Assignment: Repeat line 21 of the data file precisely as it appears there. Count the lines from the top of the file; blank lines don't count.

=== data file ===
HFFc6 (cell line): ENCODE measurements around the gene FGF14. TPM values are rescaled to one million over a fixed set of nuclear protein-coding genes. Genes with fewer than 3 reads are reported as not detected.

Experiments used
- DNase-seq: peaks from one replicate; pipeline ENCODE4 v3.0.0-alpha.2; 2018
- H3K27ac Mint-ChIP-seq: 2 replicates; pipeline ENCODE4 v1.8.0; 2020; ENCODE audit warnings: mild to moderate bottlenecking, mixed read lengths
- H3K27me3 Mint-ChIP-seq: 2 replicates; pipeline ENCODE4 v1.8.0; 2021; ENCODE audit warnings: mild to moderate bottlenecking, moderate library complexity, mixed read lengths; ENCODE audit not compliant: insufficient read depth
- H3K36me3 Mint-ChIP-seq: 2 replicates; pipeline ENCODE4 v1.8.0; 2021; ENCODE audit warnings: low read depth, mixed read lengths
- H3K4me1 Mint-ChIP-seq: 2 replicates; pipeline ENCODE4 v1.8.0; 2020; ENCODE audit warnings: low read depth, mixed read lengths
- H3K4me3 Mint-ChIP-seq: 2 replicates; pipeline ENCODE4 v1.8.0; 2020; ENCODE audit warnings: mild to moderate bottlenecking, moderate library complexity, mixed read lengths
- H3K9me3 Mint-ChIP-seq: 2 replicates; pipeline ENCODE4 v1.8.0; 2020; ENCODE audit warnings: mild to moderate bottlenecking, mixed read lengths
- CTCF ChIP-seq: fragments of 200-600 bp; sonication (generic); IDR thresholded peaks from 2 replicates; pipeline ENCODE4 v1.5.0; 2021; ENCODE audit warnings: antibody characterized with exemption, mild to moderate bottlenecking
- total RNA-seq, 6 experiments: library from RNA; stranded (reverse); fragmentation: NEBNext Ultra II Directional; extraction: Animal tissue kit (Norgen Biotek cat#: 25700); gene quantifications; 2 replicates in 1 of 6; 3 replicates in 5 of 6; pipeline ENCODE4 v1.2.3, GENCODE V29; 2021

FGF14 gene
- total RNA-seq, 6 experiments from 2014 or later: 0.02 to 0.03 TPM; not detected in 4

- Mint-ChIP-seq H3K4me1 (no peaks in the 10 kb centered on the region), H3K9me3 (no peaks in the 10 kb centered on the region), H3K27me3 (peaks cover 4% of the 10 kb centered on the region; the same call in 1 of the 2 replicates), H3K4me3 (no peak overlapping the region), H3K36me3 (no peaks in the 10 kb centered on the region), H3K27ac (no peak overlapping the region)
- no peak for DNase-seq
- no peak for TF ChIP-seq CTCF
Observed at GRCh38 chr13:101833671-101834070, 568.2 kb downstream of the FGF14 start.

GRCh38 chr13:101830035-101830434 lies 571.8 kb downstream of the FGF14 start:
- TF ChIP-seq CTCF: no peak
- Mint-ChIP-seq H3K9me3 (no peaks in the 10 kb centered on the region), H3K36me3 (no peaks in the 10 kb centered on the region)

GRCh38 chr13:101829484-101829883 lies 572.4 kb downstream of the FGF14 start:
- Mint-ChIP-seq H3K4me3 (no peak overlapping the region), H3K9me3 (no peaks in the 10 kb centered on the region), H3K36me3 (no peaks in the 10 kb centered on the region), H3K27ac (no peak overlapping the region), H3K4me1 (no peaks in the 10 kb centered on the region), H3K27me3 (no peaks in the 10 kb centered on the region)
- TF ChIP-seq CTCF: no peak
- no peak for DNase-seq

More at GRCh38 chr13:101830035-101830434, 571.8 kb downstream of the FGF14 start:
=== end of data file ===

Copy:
GRCh38 chr13:101829484-101829883 lies 572.4 kb downstream of the FGF14 start: